60 Seconds With

“Consider things from multiple perspectives before responding” – 60 seconds with Kevin Keegan, Partner, Boyden Ireland/UK

By Business & Finance
13 December 2023
Headshot of Kevin Keegan, smiling, in professional navy suit, and a nature background
Pictured: Kevin Keegan, Partner, Boyden Ireland/UK

Kevin Keegan is a Partner at Boyden Ireland/ UK: Co Founder and Director Hammerlake Studios. He features in our 60 seconds with series.

What was your first job?

My father was a retailer, so I started working in the family business at the age of eight.  Although, I think I ate more than I sold… At twelve, I had my first non-family job at a wholesaler.  I worked my way through college and my first professional job was as a trainee occupational  psychologist at 24.  

What pushed you to pursue a career in this field?

This is my third career in adjacent fields. First as an Occupational Psychologist, Second as an  HR professional and Chief People Officer and now, as an Executive Search and Leadership  Consulting at Boyden. They fulfil the same passion for people and business. I fundamentally  believe that you cannot develop your business without finding and developing the right people.

What would you regard as your greatest achievement to date ?

I had the privilege of chairing the Make-A-Wish Foundation in Ireland, working with a team  that delivered over 1000 wishes to children with life-threatening diseases. When I took over as  Chair, it was the financial crisis, and the charity was struggling. I’m really proud of the work we  did and to have played a small part in comforting the children and families through difficult  times was a great honour.  

I’m extremely proud of the team at Boyden. Since establishing an office here with Maurice  Carr, the business has grown hugely by focusing on real relationships with people and  understanding our clients’ businesses. Boyden is an incredible global business. To live up to the  brand in Ireland was a big responsibility and I’d like to think that we are doing that.

Career-wise, would you do anything differently?

That’s an interesting question, yes and no! I’m quite hard on myself. However, without both  good and bad experiences, I wouldn’t have gained the insight I needed to make me a good  head-hunter and leadership consultant.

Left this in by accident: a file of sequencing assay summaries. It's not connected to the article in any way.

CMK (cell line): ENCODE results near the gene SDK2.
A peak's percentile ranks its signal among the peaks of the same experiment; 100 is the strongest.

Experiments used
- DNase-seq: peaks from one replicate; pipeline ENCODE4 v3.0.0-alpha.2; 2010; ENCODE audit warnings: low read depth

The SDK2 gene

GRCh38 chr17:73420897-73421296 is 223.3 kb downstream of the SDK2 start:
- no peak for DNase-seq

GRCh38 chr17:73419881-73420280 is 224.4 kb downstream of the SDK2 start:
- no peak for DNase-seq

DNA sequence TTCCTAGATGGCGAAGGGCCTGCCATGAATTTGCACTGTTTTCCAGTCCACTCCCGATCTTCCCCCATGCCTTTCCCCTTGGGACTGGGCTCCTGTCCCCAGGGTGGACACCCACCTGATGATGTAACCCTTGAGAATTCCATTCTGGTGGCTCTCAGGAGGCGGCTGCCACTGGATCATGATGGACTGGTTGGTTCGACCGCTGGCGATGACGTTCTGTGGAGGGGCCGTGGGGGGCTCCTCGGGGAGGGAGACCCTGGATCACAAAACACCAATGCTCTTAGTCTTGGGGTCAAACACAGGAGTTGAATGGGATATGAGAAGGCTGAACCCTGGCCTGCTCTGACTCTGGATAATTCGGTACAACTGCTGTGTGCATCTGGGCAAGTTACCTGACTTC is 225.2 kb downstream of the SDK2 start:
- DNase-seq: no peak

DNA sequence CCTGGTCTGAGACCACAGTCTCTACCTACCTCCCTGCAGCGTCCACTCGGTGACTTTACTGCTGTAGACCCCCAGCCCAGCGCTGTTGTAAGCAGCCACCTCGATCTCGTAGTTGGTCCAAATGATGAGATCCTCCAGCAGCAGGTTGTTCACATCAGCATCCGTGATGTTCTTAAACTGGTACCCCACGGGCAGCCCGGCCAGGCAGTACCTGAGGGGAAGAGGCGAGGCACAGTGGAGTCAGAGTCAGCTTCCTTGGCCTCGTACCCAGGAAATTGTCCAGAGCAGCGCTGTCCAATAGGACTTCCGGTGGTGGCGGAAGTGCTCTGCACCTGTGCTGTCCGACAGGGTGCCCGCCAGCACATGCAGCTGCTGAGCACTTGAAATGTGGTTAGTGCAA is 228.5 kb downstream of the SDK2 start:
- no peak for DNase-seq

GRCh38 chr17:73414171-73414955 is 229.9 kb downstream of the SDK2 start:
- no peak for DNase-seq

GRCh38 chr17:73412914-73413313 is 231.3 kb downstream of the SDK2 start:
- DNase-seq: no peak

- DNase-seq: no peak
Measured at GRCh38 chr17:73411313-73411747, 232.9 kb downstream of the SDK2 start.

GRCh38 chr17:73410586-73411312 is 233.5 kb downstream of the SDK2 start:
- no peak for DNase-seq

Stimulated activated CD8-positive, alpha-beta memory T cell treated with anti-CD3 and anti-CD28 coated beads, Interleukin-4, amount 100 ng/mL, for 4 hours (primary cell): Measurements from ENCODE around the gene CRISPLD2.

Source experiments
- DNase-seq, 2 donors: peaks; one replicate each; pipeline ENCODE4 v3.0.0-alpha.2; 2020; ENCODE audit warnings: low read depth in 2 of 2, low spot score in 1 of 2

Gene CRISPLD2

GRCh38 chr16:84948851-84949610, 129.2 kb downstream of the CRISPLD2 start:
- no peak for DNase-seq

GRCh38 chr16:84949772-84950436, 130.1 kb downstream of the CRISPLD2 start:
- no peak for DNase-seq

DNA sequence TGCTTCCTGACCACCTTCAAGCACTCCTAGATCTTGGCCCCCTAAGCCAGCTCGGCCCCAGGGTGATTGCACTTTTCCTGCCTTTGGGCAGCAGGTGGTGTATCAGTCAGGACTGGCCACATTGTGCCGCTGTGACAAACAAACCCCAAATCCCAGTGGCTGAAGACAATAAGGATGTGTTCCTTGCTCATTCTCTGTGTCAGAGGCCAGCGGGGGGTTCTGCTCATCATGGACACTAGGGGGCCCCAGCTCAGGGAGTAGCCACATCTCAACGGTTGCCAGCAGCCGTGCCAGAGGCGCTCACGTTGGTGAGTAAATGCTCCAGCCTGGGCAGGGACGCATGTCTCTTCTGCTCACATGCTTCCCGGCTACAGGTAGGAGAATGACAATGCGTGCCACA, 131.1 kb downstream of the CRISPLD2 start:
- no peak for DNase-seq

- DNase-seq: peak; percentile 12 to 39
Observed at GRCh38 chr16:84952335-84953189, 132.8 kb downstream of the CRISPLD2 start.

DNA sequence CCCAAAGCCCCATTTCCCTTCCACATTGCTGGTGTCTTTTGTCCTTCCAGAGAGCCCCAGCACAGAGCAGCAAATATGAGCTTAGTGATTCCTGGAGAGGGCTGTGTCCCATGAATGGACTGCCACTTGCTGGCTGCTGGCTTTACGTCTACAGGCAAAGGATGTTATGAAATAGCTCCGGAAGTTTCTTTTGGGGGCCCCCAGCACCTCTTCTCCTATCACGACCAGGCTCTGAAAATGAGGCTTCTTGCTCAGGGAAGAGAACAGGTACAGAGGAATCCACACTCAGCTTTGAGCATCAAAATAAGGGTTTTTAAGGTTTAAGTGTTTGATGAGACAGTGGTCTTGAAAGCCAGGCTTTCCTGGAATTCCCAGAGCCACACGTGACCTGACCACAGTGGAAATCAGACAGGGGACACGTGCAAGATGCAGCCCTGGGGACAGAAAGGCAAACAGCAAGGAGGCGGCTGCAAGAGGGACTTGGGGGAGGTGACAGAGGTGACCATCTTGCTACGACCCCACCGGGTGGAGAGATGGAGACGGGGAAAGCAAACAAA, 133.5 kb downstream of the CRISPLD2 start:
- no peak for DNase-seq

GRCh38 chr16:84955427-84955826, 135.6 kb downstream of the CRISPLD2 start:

In one sentence, how would you define success?

I think that success is about being able to apply your talents to something you care about and  using that to be able to make a difference, both professionally and personally.  

What’s the best piece of advice that you’ve ever been given?

Stand back and consider things from multiple perspectives before responding. I learned that  from my mentor, Paddy Teahon. 

How do you motivate yourself and your staff?

Passion, perspective, planning, and progress. Passion, connecting your work to something that is important to you and your team. Perspective, making sure that the bigger picture is always  held in mind. Planning, making a plan to make sure you know where you’re going. And finally, progress, always measuring against a starting point and your milestones.

How do you handle adversity ?

I try to live a fulfilled life in multiple areas, so that when I’m having a challenging time at work,  I have boundaries and try not to let those problems bleed outside of work. So, one of the ways  I deal with adversity is by disconnecting and coming back with a fresh perspective.  

How do you relax?

I’m recently married, and we have a 36kg boxer puppy who makes sure that I relax, or that he  relaxes anyway… I enjoy going to the gym and I have a group of friends who I regularly go work out with. I spend a lot of time with my wife and the two of us love to travel together. When I  find the time, I love nothing more than a good book, although, I enjoy a guilty pleasure. Netflix  does the trick.  Finally, being involved in things that aren’t about me or my career but benefit others. For me, that was Make-A-Wish which I mentioned and now I chair a school’s board of governors.  

What are your aspirations for the future of the business?

I think there is a unique opportunity in the Irish executive search and leadership consulting  market to really understand a client’s business to connect with both the candidates and clients  as people and as professionals. The Boyden culture is about deep understanding, building  relationships and service. Our ambition is to grow the business, leveraging our distinct ability  to connect, cultivate and curate leadership and capability – we do that in a very personal way.   


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